Okay, Matt, this is gonna be kind of long winded. I'll try to keep it from being one of those rambling gamer stories.

For years I'd been tinkering around with this "superhero/fantasy" world where I want to set my comics. My wife and I had been paying it as an rpg for a long time, but I could never talk my regular gaming group into stepping away from D&D into something different.

We were playing a Dragolance campaign I'd started, but another dm had taken over. I was at work one day when my wife called to ask how to use the powers system - we were using Mutants & Masterminds combined with d20 Modern. One of the other guys from the group was over and they were looking for a pick-up game. They wanted to run a game in my world when I wasn't even there. I was pretty excited.

Later that weekend everyone was together without me, and one of the other guys rolled-up a character and joined them.

They fell in love with the characters and the world and asked if we could make it our regular campaign. I was ecstatic. It was a d20 game, so I ran them from 3rd to 20th levels with other GMs cycling in for one-shots and such.

The prior game had a fatal flaw that I learned a great deal from. We were trying to run a trilogy of 2nd edition modules in 3rd edition. The characters advanced so fast that they outgrew the adventures. Everyone still loved the characters and story, but challenging them became a huge issue. I caught myself asking the player of the wizard to please not use his teleportation spell to leave the adventure. That didn't seem right.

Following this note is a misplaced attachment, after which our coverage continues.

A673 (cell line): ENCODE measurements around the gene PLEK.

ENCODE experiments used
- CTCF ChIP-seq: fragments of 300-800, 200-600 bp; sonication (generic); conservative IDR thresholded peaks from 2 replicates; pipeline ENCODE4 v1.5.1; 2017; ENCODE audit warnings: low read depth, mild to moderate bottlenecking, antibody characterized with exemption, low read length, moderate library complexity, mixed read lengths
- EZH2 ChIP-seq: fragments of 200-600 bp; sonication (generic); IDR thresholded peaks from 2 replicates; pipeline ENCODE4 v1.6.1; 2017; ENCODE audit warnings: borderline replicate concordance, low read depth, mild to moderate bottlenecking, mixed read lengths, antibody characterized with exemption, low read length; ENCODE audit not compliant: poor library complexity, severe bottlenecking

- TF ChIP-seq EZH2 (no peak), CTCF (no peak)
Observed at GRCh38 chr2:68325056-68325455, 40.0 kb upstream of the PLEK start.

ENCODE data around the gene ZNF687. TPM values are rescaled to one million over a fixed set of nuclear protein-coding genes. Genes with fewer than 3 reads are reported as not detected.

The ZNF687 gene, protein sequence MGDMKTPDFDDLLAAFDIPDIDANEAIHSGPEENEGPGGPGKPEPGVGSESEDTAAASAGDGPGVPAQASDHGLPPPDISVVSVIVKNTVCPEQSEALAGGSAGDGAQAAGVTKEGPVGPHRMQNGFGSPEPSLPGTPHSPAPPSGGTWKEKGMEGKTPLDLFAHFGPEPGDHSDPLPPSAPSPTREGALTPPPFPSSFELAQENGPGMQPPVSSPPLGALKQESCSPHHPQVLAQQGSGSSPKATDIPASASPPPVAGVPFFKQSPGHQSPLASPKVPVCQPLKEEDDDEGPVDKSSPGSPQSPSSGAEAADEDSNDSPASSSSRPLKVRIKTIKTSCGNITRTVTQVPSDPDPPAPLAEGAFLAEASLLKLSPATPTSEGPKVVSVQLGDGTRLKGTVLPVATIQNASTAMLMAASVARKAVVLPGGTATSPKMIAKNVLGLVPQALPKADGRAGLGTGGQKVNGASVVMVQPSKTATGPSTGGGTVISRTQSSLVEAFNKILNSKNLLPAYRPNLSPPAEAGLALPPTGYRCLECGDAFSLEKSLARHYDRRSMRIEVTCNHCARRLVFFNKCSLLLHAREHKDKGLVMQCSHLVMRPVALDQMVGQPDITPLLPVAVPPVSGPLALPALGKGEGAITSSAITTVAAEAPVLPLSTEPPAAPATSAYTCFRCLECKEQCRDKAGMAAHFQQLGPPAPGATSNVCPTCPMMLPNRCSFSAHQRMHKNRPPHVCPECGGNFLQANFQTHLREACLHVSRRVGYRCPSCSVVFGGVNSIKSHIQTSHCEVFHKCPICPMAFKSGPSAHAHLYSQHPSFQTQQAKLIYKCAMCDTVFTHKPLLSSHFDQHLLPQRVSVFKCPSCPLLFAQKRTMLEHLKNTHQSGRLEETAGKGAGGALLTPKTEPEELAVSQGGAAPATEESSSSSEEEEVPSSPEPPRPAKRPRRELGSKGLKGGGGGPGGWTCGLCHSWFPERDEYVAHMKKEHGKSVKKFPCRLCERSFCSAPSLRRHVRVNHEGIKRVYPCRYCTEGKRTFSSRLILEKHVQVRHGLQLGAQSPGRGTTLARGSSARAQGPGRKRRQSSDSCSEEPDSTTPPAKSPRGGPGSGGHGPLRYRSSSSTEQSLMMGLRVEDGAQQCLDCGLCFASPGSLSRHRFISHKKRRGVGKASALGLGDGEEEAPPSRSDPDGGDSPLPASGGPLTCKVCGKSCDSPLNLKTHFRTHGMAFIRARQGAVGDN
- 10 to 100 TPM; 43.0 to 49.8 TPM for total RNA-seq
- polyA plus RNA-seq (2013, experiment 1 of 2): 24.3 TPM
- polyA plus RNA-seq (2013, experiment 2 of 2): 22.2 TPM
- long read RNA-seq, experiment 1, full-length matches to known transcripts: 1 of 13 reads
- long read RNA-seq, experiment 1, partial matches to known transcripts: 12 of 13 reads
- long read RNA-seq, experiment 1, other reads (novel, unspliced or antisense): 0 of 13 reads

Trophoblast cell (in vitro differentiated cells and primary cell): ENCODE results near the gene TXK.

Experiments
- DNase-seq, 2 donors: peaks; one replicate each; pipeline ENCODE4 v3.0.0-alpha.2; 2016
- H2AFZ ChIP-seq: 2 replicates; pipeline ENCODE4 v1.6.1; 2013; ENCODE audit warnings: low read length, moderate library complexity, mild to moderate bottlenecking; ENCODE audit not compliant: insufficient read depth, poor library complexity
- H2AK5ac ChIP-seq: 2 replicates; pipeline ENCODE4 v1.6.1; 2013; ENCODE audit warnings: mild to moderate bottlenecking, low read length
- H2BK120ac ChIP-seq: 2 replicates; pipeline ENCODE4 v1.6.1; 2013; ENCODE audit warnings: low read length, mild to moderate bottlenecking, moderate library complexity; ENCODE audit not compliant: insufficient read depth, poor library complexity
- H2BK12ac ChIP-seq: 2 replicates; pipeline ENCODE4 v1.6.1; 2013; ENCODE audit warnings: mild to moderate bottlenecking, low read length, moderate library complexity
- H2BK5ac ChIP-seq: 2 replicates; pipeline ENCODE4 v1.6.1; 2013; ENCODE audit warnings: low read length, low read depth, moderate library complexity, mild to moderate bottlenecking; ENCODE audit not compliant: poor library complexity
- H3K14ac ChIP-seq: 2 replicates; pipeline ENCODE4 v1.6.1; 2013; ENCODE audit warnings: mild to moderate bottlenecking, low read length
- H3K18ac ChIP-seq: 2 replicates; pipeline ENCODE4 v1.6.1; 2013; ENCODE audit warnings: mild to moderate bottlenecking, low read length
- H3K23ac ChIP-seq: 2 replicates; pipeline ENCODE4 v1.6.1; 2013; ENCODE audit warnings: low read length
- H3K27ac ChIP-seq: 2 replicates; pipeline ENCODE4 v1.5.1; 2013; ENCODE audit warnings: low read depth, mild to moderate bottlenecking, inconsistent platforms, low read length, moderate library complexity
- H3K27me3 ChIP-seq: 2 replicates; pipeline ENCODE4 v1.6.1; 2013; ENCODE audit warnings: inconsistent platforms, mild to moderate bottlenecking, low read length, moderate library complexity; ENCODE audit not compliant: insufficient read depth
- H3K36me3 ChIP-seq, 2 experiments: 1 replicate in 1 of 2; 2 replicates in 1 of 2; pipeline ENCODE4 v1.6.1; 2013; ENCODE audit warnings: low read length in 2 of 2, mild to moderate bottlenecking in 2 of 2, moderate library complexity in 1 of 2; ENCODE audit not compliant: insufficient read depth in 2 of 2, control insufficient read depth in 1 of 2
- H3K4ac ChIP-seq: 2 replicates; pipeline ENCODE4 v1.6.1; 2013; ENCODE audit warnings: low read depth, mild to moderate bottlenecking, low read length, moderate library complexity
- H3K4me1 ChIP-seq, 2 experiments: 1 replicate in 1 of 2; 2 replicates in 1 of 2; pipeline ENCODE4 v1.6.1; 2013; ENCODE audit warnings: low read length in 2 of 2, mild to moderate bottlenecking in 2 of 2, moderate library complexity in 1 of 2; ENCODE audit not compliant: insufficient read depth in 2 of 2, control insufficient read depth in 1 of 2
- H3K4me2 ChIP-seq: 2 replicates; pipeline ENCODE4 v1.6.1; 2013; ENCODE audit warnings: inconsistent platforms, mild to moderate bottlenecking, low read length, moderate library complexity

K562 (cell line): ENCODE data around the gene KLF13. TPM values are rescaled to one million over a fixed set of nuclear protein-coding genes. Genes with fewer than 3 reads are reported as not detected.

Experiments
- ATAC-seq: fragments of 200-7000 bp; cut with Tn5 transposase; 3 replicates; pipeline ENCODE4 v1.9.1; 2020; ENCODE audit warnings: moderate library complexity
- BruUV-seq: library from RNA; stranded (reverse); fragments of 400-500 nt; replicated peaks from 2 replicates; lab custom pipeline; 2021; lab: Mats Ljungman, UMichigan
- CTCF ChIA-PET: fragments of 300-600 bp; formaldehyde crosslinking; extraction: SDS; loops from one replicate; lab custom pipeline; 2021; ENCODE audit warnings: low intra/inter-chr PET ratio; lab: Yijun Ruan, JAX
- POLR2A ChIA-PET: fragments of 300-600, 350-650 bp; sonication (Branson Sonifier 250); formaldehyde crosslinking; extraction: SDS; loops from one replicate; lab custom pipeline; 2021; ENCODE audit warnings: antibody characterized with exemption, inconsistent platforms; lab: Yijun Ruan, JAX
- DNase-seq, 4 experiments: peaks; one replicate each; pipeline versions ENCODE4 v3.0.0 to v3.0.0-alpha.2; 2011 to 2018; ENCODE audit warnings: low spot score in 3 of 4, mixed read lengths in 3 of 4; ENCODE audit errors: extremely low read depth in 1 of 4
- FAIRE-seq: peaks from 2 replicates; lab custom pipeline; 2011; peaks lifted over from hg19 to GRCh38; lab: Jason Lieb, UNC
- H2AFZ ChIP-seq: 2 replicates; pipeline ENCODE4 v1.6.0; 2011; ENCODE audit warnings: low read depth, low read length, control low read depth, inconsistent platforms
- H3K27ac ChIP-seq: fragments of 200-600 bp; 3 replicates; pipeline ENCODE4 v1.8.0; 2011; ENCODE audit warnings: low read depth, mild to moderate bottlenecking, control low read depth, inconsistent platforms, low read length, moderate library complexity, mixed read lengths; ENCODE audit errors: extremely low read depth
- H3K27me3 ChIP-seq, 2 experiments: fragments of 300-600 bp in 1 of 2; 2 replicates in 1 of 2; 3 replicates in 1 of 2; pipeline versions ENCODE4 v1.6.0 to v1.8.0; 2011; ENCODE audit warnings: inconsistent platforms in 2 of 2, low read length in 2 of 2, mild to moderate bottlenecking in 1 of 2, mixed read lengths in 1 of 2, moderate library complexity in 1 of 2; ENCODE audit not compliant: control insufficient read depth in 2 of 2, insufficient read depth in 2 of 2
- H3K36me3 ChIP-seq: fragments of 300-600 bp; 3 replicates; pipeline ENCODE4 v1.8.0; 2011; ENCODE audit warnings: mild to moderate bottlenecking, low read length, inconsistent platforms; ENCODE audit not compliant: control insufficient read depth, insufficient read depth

That experience helped me be ready for the current campaign. A 12th level wizard is tough, but a 12th level superhero?

Our campaign is a modern supers game with lots of fantasy elements. It's the story of renegade agents of the powers of darkness, unified and given a reason to fight for good. The reason is different for each, but given by an old werewolf soldier.

The highest point in the action prior to the actual climax happened when the group went to the middle east to stop the Hashshashin - a secret sect of assassins to whom one of the heroes had once belonged. They discovered that their enemies, who believed themselves to be serving God, were secretly controlled by the campaigns Big Bad. They also found out that their teammate, the one who had been part of the Hashshashin, was still secretly a member, and he used them to take out the leadership and seize control.